Applaud and appreciate Ryan Larkin (left) and filmmaker Chris Landreth as well as others. Courtesy of Copper Heart Ent. and the National Film Board of Canada. Photo credit: Liam Maloney (left) and Shira Avni.

Applaud and appreciate Ryan Larkin (left) and filmmaker Chris Landreth as well as others. Courtesy of Copper Heart Ent. and the National Film Board of Canada. Photo credit: Liam Maloney (left) and Shira Avni.

Both men are among the nicest, politest people youll meet. Even though, Ive been nasty to them, theyve always acknowledged me and been friendly. Co was our festival president this year and the guy was phenomenal. Really loosened up, had a good time, and brought some class (and a jacket) to his position. He cared about it and made me realize that I hadnt cared enough about it before. Im not saying that Fierlinger, Cournoyer, Drouin or Hoedeman are heroes. Theyre not. They just lived their lives, tumbles and all but I dunno they take responsibility for it.

Ryan is not a hero and it was never my intent to make him one, but somehow I lost control of that Landreth lost control of that Isnt it odd that the NFB takes more care with Ryan the film than they did with Ryan the human being? They were once ashamed of him, but now they celebrate him at every turn. I dont blame them. Its their job. But isnt it funny? Would they ever produce a film BY Larkin?

And then theres this documentary, Altered Egos. Fuck them. Exploitive piece of nothing. Ive even reached a point where Im not so sure about Landreths film anymore. Maybe it was a week of hanging out with the real Ryan that changed me. Kelly just interrupted me and said, Maybe everyone just wants to help Ryan. Yeah. Maybe. I dont think anyone involved with all this is out to hurt Ryan I too believe that we all want to help him get him off his feet... but theres only so much that we can do. Hes had ample opportunity this film has put him in a position where he has options now but until he stops chuggin black labels it aint gonna change. Yeah also so where was I? I have no doubts about Landreths intentions but I think he made the wrong film. Chris saw his mother in Ryan, but in the end, he didnt deliver the goods there. The film IS called Ryan so technically... hey thats okay... but I dont believe that Chris really confronted his demon. Hes clearly got some mother pain to resolve and he just didnt do it in the film. But hey, maybe hes not ready yet. Im not judging or slamming him for that BUT the image of Chris in the end on the street with broken face, resembling Ryan, following Ryans path just doesnt add up because of this. Its not earned. Chris isnt honest enough about his own fears and demons to make us really believe that he might very well end up on the streets with Ryan.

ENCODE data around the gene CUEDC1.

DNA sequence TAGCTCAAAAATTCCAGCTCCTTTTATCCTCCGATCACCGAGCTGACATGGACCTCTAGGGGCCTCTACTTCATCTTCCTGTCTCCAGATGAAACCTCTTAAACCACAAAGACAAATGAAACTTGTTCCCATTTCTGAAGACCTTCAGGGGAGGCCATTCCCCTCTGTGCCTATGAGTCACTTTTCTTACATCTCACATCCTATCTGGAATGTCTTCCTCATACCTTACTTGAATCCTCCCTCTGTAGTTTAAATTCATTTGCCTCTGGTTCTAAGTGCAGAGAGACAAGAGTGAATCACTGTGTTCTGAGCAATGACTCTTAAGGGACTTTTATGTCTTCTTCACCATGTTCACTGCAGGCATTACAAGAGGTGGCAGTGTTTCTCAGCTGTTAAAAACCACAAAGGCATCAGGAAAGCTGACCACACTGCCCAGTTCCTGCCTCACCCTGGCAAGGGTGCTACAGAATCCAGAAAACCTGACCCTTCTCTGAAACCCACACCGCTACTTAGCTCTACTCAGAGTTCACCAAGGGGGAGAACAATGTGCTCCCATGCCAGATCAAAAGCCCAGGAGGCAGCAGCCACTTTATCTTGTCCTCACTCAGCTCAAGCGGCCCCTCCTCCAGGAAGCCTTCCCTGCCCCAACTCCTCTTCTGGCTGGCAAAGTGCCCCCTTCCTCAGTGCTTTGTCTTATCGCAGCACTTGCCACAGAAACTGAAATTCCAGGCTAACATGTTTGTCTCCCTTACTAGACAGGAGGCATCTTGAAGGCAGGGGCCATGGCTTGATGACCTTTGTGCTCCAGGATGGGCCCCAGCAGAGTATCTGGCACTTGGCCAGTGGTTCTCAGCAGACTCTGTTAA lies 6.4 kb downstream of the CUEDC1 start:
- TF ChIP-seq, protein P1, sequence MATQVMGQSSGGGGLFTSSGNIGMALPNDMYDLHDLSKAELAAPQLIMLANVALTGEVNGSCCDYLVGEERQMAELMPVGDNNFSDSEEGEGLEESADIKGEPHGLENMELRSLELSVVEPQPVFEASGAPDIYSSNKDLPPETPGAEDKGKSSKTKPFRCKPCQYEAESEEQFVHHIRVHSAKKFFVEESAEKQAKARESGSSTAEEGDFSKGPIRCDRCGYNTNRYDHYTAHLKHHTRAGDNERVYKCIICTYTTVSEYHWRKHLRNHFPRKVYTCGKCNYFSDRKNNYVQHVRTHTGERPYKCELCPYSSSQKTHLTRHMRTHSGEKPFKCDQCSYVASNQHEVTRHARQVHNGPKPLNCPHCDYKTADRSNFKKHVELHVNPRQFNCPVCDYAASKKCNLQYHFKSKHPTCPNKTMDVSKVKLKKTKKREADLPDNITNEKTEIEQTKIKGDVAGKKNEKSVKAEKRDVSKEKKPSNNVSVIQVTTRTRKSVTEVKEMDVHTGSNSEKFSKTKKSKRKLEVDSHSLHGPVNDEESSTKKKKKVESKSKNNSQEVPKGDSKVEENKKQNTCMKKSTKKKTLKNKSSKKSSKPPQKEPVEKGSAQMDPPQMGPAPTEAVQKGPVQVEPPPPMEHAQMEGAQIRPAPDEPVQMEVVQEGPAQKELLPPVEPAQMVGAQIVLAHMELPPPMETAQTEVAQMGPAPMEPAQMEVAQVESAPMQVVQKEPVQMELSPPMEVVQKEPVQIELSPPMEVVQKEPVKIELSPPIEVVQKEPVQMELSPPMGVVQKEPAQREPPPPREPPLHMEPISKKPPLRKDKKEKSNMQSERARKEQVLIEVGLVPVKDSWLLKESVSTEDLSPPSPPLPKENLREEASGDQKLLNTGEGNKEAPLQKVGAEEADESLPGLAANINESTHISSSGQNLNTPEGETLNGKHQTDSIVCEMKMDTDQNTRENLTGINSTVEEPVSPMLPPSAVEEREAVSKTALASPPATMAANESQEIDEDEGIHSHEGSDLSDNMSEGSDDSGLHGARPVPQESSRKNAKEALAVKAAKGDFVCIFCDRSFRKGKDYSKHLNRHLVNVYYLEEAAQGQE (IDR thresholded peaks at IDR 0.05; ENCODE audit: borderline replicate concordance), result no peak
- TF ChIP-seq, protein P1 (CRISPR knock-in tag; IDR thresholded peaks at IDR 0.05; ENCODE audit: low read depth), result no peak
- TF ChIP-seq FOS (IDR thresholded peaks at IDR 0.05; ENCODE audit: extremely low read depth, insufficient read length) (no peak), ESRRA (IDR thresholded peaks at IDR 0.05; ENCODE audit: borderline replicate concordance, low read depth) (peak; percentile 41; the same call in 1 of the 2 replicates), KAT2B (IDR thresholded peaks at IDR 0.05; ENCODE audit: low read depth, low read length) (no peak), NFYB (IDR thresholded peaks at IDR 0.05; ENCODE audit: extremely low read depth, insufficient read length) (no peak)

Ok. Yeah its an inverted world. Were inside Landreths head. I know. I get it. But there are other things too. We dont really get a good grasp on why Ryan has fallen. Were led to believe that alcohol is the main problem but little is mentioned about Ryan witnessing the death of his brother as a teenager. I still believe to this day that that tragedy and the subsequent, unspoken, negative reaction of the family to Ryan played a big role in where he is today. Not to mention some definite personality disorder issues.

Ryan feels unfinished incomplete. Dont get me wrong its a good, very good film about the fragility of identity and definitely merits the attention and acclaim its getting but I think we me and you all need to sit back, take a breath, some distance and get some perspective. Anyway enjoy, embrace and applaud Landreth and the real Larkin, But hey, do the same for Fierlinger, Cournoyer, Drouin, Hoedeman and the many, many other people who overcame demons or just learned to live with or without them. No, theyre not heroes, but neither is Ryan.

This went too far.

The path between our festival venues includes a small bridge where a lot of panhandlers hangout. I passed by there at least three to four times a day. I never gave them change. I didnt look at them. I didnt give a shit. Wish theyd go away. Just kept goin.

Merry Christmas (really, I mean that).

What the hell is going on? says a voice like my own.

Chris Robinson is little more than a man. In his spare time he cares for the elderly.

Chris Robinson's picture

A well-known figure in the world of independent animation, writer, author & curator Chris Robinson is the Artistic Director of the Ottawa International Animation Festival.